Amusement Parks
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Getting There Lodging Restaurants Hiking Backpacking The Narrows The Subway Springdale

Springdale is the best national park entry town in the country. It is still very small and has not become a tourist trap. It's background scenery is magnificent. You might be forced to stay here because Zion Lodge and the two campgrounds are full. But you might just choose to stay here for the obvious advantages.

First, it has a row of modern motels which may be technically out of the park but feature views of the same scenery. They have swimming pools, air conditioning, wifi, TV and other advantages the National Park Lodge does not. And it's much easier to get reservations here than at the always in demand National Park Lodge. For reviews of these motels, see our Lodging page. Springdale offers four very good restaurants. For reviews, see our Restaurant page. The shuttle system has six stops in town, so you can leave your car parked here and never have to drive into the park. Zion Outfitters is also here, to enhance your outdoor experience.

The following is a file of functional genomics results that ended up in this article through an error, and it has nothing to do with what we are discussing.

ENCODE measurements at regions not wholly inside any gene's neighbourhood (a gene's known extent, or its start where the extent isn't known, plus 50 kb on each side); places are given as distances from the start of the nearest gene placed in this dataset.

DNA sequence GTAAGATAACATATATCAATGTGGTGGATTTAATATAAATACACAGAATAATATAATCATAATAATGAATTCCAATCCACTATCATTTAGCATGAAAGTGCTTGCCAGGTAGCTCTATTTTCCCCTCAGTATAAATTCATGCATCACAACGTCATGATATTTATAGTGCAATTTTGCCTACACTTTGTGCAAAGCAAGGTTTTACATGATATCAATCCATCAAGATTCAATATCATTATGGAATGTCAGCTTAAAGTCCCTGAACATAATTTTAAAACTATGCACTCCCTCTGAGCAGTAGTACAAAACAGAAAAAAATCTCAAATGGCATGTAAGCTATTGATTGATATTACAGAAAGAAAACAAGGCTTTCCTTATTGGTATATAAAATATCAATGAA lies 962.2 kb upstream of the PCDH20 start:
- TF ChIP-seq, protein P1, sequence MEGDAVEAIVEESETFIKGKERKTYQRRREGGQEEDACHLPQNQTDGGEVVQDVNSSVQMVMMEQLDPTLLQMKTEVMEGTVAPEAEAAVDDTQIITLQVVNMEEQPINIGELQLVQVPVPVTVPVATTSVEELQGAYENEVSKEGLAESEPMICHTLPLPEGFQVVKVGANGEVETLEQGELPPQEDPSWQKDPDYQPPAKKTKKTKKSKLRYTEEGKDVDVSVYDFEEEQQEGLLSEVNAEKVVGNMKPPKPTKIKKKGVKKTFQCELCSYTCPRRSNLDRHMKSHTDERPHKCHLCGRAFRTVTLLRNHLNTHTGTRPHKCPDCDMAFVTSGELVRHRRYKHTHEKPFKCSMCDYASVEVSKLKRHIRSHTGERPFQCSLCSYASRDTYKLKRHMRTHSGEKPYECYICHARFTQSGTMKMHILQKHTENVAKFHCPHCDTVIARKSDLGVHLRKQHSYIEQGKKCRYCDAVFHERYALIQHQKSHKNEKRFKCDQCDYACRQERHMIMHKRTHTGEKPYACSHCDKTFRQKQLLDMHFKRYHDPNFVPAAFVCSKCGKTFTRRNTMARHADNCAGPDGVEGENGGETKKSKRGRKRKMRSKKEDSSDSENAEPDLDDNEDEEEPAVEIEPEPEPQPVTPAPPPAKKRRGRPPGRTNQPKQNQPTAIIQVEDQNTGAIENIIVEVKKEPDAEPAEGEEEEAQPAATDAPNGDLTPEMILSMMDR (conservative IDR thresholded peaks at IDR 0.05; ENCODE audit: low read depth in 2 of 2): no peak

And finally, in Springdale you find rock shops, galleries and antique shops. The only other national park entry towns with so many high quality shops and galleries are Dubois and Jackson in Wyoming, at the entrances to Yellowstone, the Tetons and the Wind River Wilderness.

Springdale is headquarters of Zion Adventures. You'll have to come into town anyway, to rent your boots, socks, poles and dry bags from them if you want to hike The Narrows. They teach the classes in canyoneering and lead the descents of numerous canyons in the area. They host back country Jeep and truck tours of the slickrock desert country. They rent bikes, including electric bikes, and lead bike trips.

If you plan on taking lessons or going on any of their guided trips, you should definitely phone ahead and make reservations.

The Zion Tribal Arts Gallery is an outstanding Native American outlet which has been here since 1988. It is locally owned and run by a knowledgeable and committed dealer, who does not display anything not hand made by a Native American artisan. Everything is arranged by tribe (Navajo, Zuni, Hopi, Ute, etc.) and staff members are happy to help you understand each piece. Some of the items here are expensive, but there are others quite affordable.